Verizon                 237.4 Hans Vestberg, COB, CEO Pinned a Tweet and posted the video on Instagram as well as from Verizon’s Twitter feed of a video clip of himself speaking up on the death of Floyd, captioned “We cannot commit to the brand purpose of moving the world forward unless we are committed to helping ensure we move it forward for everyone. We stand united as one Verizon.”
Verizon                 237.4 Ronan Dunne, EVP, CEO Consumer Group Tweeted, “While it’s hard to find the right words, we need to do more than speak — we need to listen and act. I’ll do my part to learn and help elevate the voices that will drive the change we want and need to see in the world. #ForwardTogether”, followed by a link to a video of CEO Hans Vestberg speaking on the subject.

Note: all posts are from the May 30-June 3 timeframe; exact dates available in links.

Most prominent execs have simply kept their heads down. One big exception is Jack Dorsey of Twitter, who appears to have had a recent awakening as to the power of his company’s platform and how well it has been manipulated by the powers that be. Watch Jack.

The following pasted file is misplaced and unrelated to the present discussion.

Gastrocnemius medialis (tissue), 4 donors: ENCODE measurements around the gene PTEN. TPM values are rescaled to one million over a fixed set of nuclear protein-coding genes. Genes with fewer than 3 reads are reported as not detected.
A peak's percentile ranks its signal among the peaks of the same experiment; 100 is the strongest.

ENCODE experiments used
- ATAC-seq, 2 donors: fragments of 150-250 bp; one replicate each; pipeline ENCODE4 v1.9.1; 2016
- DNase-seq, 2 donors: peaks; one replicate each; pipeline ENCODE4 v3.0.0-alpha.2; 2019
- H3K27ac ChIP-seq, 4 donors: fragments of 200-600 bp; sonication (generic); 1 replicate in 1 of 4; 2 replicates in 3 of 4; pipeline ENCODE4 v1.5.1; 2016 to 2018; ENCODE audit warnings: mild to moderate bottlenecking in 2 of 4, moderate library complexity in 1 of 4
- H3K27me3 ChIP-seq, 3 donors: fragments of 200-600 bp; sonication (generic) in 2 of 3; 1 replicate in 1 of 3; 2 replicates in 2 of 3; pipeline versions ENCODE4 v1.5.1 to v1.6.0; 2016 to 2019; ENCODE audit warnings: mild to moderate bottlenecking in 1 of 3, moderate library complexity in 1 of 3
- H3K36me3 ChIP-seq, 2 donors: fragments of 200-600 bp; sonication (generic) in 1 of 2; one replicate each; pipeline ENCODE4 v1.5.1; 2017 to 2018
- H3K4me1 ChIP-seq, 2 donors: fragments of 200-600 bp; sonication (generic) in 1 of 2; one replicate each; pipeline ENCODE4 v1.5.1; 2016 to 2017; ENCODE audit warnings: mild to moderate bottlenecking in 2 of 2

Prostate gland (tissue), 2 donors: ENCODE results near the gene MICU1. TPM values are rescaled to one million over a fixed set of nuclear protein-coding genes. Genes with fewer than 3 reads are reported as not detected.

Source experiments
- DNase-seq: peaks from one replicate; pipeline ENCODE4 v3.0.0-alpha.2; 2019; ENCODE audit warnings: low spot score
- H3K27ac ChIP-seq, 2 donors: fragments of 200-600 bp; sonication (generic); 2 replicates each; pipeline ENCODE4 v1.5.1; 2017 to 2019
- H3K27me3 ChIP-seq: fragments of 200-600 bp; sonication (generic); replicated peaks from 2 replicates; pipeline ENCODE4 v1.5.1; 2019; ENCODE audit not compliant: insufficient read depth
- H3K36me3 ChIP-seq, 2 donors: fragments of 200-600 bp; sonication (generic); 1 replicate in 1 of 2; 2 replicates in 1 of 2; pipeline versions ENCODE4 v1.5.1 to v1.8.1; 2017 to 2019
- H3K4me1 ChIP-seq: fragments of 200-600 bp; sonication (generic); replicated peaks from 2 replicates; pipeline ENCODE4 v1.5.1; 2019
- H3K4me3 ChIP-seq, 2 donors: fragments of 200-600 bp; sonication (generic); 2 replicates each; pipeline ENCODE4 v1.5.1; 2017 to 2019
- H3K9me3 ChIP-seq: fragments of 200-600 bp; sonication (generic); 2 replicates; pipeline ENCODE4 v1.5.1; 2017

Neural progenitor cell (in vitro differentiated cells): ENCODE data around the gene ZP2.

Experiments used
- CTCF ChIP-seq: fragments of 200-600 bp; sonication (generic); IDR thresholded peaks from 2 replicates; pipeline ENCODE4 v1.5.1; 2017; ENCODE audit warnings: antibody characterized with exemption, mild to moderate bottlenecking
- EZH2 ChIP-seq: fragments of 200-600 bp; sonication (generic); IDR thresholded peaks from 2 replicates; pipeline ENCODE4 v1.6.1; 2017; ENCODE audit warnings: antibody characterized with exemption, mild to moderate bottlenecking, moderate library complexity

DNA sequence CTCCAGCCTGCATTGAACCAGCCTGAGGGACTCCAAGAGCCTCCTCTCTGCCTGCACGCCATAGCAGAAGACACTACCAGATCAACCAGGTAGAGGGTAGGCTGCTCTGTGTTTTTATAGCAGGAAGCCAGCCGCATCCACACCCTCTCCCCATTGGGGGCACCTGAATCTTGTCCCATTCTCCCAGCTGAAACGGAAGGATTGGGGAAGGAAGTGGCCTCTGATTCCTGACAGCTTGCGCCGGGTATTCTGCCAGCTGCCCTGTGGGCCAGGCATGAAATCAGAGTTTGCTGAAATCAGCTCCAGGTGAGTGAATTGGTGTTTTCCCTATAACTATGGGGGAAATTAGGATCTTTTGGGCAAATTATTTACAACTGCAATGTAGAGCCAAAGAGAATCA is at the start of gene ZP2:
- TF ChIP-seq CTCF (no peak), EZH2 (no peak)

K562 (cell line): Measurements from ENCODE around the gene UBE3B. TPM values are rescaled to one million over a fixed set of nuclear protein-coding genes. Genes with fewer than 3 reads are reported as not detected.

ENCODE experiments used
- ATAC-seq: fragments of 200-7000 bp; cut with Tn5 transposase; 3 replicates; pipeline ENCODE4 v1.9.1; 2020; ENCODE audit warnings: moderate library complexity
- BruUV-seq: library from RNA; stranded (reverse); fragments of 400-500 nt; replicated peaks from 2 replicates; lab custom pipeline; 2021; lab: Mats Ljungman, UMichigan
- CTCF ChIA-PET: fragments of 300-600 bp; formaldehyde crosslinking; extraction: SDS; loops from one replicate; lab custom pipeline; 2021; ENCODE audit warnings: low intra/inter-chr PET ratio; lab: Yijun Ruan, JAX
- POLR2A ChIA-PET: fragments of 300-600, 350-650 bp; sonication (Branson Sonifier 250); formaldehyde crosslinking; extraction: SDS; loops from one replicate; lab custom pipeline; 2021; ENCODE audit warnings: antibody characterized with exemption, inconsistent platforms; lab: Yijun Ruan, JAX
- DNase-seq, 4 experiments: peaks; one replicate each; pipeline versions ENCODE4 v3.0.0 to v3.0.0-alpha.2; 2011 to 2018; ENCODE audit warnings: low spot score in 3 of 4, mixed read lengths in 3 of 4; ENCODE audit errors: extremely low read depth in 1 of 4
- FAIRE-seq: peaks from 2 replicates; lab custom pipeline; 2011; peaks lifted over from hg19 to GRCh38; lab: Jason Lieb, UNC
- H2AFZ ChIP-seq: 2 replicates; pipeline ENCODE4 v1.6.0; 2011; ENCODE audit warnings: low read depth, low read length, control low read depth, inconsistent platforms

Snap CEO Evan Spiegel has also started to find a voice, first deciding to stop promoting (for free) content from Trump on Snap, and saying that Snap needs to “embrace profound change.”

Many more execs have issued bland, low-risk statements, sometimes head-scratchingly vague, as with the Verizon CEO’s focus on “the brand purpose of moving the world forward.” Apple CEO Tim Cook quoted the Rev. Dr. Martin Luther King Jr. on Twitter, saying “positive peace” requires the “presence of justice.” Cook also sent a letter to employees which received some public praise.

Yet the Cook letter also risked almost nothing, for Apple as a company and Cook personally. Silicon Valley VC Vinod Khosla pointed this out in response, saying that “it’s easy to support equality & justice…it’s when one has to give up something to support it that belief in our real values show up. @tim_cook easy to talk but why do you suck up to @realDonaldTrump?”

Exactly the point.